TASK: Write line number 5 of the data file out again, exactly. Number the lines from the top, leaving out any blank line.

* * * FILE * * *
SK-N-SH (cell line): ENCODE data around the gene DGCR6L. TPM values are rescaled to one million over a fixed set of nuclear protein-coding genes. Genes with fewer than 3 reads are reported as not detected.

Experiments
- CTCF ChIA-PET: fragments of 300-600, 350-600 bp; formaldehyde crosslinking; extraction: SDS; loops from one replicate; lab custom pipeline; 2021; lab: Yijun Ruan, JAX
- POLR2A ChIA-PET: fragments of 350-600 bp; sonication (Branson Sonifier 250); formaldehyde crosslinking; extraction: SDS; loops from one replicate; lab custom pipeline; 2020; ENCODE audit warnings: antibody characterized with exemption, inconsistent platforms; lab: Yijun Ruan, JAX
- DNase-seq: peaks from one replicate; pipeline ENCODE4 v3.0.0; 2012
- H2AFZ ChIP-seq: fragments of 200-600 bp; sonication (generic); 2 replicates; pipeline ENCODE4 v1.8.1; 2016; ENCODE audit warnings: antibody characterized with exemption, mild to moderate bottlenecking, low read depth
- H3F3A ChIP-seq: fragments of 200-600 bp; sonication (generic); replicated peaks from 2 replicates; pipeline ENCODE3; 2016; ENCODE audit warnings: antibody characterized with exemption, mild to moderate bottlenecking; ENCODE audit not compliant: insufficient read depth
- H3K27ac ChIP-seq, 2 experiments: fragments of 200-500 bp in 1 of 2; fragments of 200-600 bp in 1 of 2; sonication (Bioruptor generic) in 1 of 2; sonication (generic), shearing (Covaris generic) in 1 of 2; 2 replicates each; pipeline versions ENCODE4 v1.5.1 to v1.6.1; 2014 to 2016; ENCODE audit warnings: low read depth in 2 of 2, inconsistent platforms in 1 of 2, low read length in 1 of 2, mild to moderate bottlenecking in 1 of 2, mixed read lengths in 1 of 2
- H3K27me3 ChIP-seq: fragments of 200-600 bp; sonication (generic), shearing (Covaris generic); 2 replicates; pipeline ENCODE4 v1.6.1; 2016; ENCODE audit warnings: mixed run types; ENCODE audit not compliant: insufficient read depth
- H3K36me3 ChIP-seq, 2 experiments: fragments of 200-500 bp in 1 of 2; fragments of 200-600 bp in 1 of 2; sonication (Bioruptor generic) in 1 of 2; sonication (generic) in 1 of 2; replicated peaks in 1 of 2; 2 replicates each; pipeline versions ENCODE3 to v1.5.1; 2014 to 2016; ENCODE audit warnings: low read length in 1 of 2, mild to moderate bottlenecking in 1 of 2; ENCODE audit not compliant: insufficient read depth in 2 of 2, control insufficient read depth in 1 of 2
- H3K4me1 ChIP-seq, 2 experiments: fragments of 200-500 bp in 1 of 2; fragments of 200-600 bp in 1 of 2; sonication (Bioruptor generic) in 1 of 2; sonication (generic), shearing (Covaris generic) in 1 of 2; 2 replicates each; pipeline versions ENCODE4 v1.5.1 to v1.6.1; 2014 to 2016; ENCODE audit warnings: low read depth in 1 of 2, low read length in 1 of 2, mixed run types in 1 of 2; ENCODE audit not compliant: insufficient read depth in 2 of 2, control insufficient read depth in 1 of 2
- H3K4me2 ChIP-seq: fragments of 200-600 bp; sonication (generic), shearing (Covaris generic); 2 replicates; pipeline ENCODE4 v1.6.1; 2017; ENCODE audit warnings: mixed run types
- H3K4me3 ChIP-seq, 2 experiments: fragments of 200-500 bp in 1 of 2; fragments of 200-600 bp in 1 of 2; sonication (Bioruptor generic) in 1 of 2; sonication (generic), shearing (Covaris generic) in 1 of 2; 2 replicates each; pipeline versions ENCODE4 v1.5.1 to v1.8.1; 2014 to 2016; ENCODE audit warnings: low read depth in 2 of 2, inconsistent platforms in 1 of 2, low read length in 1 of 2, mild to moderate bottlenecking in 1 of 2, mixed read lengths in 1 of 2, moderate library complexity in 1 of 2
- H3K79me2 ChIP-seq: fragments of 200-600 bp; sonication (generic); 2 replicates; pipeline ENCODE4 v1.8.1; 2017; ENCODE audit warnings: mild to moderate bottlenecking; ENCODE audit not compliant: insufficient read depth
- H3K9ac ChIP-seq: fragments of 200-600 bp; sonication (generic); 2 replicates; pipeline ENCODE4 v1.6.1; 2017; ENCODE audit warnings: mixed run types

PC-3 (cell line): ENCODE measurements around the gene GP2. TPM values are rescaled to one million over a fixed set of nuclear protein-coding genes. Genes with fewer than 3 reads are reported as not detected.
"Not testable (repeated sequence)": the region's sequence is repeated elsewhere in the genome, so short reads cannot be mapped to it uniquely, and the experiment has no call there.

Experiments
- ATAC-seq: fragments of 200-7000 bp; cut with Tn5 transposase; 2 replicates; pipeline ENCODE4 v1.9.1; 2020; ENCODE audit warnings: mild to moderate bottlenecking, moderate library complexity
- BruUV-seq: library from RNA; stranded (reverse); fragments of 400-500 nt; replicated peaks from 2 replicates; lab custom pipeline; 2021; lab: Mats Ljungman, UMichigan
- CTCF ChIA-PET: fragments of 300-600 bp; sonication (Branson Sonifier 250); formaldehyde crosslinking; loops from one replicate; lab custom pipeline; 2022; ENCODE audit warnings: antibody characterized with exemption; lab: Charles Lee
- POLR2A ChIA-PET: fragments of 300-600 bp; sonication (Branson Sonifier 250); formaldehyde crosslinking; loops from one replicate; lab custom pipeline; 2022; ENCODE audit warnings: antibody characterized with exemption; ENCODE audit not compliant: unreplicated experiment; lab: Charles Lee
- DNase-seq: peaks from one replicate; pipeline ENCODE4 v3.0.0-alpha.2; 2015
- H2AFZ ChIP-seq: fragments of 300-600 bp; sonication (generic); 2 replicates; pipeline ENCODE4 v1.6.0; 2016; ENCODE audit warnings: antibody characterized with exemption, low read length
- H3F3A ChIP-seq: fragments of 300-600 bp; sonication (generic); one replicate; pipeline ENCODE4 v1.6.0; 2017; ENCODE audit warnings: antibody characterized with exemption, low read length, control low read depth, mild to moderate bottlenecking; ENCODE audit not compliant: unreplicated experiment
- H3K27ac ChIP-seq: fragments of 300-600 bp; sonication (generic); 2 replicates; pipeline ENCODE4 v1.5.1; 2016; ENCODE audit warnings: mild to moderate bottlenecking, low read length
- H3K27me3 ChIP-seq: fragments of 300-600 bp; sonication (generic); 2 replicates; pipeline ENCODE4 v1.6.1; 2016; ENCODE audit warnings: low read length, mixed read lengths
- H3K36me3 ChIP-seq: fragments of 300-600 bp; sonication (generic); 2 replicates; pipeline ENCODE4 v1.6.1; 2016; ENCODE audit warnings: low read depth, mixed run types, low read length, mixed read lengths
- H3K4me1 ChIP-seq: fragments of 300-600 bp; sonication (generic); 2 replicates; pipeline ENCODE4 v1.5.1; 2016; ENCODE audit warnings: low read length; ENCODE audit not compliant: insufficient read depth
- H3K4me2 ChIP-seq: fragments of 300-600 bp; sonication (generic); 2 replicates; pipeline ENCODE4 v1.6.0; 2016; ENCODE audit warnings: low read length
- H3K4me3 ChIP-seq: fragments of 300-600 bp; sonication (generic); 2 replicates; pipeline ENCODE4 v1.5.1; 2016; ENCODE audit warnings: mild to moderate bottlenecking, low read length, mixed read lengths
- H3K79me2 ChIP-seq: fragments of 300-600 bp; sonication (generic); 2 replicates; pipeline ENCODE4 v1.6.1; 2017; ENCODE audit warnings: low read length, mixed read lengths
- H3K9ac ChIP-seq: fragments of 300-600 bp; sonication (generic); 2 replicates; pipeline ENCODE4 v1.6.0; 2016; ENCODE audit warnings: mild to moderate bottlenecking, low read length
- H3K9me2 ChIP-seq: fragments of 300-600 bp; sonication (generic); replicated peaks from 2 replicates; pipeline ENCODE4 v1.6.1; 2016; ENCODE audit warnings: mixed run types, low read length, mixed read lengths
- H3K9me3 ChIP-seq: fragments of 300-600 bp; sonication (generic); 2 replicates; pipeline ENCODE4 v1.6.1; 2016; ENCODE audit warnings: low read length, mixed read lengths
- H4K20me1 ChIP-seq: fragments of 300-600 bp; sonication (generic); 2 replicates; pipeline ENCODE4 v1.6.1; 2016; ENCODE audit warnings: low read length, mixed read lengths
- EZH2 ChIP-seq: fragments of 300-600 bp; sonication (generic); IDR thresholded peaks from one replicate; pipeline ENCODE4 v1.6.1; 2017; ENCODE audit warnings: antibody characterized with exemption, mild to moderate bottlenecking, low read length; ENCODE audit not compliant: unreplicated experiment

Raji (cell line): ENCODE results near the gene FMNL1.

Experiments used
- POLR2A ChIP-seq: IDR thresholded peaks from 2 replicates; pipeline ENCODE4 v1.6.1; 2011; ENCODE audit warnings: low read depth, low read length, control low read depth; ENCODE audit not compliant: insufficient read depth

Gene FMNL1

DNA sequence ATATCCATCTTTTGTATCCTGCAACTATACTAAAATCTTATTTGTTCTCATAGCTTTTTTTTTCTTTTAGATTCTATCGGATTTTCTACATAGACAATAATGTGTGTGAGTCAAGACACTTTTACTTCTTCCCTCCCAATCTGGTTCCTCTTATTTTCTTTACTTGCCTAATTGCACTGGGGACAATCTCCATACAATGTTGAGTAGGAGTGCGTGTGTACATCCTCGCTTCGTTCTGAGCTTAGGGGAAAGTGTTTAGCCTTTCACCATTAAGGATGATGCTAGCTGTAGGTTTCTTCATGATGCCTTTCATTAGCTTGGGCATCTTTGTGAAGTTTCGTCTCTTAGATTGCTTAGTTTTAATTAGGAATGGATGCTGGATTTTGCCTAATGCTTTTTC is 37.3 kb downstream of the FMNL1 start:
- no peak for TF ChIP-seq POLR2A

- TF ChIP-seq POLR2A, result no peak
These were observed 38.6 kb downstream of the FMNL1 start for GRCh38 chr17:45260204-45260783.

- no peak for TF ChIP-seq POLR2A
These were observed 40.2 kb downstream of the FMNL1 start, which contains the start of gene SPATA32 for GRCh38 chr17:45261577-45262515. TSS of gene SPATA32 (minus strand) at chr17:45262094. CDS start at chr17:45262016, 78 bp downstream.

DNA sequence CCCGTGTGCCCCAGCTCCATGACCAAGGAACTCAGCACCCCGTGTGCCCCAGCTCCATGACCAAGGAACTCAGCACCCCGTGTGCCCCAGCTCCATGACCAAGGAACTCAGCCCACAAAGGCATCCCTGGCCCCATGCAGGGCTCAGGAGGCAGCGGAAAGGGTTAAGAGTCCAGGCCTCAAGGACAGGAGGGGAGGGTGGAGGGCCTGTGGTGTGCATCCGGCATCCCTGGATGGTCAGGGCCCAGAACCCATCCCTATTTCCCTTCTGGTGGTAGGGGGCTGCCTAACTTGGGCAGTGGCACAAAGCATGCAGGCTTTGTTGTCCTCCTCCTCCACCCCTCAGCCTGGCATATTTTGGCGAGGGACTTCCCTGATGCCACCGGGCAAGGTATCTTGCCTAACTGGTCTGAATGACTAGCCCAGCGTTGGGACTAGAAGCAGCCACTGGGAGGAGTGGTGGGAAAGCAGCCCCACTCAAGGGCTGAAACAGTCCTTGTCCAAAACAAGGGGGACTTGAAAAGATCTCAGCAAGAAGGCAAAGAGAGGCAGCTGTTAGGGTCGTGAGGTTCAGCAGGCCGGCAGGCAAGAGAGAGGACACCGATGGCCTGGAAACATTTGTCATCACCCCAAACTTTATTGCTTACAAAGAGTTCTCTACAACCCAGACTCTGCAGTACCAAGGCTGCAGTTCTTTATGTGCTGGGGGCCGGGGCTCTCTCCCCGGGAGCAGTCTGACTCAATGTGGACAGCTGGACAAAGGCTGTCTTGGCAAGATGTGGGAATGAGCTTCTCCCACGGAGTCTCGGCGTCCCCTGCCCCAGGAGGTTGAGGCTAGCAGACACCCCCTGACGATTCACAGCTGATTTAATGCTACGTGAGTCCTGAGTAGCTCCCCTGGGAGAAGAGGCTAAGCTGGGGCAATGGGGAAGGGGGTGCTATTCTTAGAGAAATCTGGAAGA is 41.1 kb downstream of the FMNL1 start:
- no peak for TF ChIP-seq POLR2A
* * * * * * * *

- DNase-seq: peaks from one replicate; pipeline ENCODE4 v3.0.0; 2012